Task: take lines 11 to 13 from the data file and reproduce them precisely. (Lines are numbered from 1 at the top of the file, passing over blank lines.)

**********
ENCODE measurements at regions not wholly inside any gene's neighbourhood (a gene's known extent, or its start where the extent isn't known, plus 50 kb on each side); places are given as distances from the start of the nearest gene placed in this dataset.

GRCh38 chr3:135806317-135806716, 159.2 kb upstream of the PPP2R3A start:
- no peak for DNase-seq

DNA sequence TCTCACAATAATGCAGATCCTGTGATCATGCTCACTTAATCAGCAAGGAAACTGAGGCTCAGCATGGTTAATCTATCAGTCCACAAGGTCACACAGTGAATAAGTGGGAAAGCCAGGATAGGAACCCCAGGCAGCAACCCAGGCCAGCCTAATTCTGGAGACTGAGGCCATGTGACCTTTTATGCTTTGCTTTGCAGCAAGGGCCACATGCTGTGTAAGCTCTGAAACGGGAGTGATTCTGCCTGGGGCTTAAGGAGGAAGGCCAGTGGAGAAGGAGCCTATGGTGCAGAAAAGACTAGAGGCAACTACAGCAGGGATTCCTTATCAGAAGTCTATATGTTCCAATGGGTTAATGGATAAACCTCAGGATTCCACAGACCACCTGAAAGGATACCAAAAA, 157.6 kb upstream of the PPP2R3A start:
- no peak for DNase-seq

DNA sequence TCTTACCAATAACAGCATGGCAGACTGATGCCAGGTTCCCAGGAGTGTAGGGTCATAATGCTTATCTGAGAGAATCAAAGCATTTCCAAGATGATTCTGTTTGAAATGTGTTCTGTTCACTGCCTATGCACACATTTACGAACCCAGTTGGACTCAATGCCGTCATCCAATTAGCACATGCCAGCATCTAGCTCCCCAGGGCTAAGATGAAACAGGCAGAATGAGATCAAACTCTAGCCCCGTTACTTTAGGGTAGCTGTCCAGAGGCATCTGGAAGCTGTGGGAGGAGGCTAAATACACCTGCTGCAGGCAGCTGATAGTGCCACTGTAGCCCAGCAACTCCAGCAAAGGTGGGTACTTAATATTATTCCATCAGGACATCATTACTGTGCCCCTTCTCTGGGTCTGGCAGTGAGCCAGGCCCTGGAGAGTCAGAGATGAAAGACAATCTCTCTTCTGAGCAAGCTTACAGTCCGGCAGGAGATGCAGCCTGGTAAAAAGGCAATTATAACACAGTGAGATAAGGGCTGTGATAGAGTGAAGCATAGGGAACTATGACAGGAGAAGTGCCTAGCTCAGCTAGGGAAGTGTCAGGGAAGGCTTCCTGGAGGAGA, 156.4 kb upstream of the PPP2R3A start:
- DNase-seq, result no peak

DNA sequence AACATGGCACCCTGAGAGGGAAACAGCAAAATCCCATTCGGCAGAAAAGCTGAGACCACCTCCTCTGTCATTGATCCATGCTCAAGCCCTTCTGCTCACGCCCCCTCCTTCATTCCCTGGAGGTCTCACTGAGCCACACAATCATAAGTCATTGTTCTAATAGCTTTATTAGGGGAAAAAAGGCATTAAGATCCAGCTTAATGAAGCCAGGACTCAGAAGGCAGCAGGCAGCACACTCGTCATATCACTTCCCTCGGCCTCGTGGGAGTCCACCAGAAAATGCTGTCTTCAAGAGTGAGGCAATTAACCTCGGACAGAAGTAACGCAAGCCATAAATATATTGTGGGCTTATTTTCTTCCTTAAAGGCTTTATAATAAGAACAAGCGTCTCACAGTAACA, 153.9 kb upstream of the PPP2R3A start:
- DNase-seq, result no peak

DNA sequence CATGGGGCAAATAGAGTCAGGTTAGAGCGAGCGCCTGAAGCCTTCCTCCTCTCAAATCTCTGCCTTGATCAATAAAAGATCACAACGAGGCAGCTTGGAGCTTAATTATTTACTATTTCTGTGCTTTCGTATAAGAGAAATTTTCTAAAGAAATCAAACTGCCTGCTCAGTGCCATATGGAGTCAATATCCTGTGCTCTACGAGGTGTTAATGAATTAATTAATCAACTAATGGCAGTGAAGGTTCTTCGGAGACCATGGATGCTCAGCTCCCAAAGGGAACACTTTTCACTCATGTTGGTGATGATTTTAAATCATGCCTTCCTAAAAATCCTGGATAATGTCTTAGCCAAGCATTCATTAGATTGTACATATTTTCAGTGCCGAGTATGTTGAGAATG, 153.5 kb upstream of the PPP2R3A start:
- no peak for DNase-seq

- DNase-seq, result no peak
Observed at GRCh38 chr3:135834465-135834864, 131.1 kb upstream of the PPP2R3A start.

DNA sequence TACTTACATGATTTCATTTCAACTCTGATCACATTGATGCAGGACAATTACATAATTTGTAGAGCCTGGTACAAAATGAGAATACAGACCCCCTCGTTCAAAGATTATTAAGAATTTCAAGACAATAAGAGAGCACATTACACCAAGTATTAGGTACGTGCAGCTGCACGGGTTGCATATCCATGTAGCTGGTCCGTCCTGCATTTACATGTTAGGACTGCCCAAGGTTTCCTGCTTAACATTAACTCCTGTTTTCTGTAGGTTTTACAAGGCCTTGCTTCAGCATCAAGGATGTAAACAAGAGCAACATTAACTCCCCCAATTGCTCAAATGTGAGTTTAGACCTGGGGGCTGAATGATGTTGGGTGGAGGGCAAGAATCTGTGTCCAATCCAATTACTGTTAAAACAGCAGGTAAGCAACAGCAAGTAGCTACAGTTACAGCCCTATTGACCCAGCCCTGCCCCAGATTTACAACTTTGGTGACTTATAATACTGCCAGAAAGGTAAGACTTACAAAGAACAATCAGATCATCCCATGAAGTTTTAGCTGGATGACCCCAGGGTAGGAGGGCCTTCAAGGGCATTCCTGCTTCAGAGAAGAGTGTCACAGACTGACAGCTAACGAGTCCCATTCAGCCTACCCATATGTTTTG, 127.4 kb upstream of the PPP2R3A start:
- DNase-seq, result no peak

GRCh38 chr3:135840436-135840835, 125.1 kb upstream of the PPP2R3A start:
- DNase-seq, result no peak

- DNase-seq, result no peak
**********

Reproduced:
- no peak for DNase-seq

- DNase-seq, result no peak
Observed at GRCh38 chr3:135834465-135834864, 131.1 kb upstream of the PPP2R3A start.